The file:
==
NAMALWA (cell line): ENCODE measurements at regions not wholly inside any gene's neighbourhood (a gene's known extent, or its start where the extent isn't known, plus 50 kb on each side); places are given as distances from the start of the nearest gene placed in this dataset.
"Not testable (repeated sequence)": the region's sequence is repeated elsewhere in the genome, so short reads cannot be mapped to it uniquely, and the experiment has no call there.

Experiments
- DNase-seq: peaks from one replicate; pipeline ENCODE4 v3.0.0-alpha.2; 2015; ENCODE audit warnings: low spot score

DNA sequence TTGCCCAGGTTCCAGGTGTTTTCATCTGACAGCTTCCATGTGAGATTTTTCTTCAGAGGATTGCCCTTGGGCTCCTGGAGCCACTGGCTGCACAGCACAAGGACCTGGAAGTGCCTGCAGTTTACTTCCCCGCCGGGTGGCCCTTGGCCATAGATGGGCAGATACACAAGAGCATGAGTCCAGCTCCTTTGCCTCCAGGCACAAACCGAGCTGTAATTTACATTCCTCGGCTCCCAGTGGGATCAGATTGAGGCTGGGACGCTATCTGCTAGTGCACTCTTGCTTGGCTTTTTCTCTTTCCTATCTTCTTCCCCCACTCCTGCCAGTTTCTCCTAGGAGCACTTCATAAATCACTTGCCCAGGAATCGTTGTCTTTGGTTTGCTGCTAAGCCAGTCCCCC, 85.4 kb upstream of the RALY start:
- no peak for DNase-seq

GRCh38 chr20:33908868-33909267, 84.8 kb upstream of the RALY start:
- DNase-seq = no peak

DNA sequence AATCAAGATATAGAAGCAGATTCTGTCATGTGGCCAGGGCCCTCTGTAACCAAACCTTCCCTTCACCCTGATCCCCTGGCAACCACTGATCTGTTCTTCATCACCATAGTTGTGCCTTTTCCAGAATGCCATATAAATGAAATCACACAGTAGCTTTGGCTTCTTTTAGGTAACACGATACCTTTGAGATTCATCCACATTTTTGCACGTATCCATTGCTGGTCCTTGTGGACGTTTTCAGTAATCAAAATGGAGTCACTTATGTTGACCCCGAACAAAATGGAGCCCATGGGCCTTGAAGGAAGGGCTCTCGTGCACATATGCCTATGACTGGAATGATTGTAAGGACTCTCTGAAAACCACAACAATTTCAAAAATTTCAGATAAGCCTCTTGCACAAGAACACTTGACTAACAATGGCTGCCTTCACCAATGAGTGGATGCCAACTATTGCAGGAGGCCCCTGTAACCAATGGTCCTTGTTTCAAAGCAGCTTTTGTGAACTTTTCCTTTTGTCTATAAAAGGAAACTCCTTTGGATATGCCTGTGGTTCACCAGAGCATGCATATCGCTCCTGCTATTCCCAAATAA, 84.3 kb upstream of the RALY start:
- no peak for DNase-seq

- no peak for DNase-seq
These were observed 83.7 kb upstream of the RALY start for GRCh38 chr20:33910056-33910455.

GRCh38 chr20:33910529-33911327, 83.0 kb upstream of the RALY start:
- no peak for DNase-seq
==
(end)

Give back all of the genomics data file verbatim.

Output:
NAMALWA (cell line): ENCODE measurements at regions not wholly inside any gene's neighbourhood (a gene's known extent, or its start where the extent isn't known, plus 50 kb on each side); places are given as distances from the start of the nearest gene placed in this dataset.
"Not testable (repeated sequence)": the region's sequence is repeated elsewhere in the genome, so short reads cannot be mapped to it uniquely, and the experiment has no call there.

Experiments
- DNase-seq: peaks from one replicate; pipeline ENCODE4 v3.0.0-alpha.2; 2015; ENCODE audit warnings: low spot score

DNA sequence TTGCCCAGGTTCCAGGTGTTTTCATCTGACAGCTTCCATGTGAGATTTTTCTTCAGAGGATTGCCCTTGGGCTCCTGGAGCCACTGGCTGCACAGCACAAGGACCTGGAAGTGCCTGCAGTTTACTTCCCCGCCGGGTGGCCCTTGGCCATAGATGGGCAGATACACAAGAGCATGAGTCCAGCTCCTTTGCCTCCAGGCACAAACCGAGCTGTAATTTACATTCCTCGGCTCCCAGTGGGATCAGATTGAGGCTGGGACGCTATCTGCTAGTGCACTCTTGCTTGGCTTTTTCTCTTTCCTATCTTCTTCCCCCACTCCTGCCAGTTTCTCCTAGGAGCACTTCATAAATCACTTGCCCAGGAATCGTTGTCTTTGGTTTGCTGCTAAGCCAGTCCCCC, 85.4 kb upstream of the RALY start:
- no peak for DNase-seq

GRCh38 chr20:33908868-33909267, 84.8 kb upstream of the RALY start:
- DNase-seq = no peak

DNA sequence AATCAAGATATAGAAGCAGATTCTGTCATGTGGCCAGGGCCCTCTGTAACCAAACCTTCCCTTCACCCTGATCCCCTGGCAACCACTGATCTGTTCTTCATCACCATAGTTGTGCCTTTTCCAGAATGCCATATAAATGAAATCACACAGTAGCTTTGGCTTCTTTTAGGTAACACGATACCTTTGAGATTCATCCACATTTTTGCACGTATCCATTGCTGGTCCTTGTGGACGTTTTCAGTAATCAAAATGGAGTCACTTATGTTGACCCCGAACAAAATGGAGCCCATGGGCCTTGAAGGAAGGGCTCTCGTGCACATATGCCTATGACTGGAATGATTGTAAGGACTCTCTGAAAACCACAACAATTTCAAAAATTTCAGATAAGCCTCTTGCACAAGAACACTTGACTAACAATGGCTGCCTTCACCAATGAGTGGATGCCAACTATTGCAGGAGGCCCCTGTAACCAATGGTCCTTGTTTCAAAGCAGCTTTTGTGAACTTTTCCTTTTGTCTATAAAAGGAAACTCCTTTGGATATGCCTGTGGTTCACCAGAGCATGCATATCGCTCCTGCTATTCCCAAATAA, 84.3 kb upstream of the RALY start:
- no peak for DNase-seq

- no peak for DNase-seq
These were observed 83.7 kb upstream of the RALY start for GRCh38 chr20:33910056-33910455.

GRCh38 chr20:33910529-33911327, 83.0 kb upstream of the RALY start:
- no peak for DNase-seq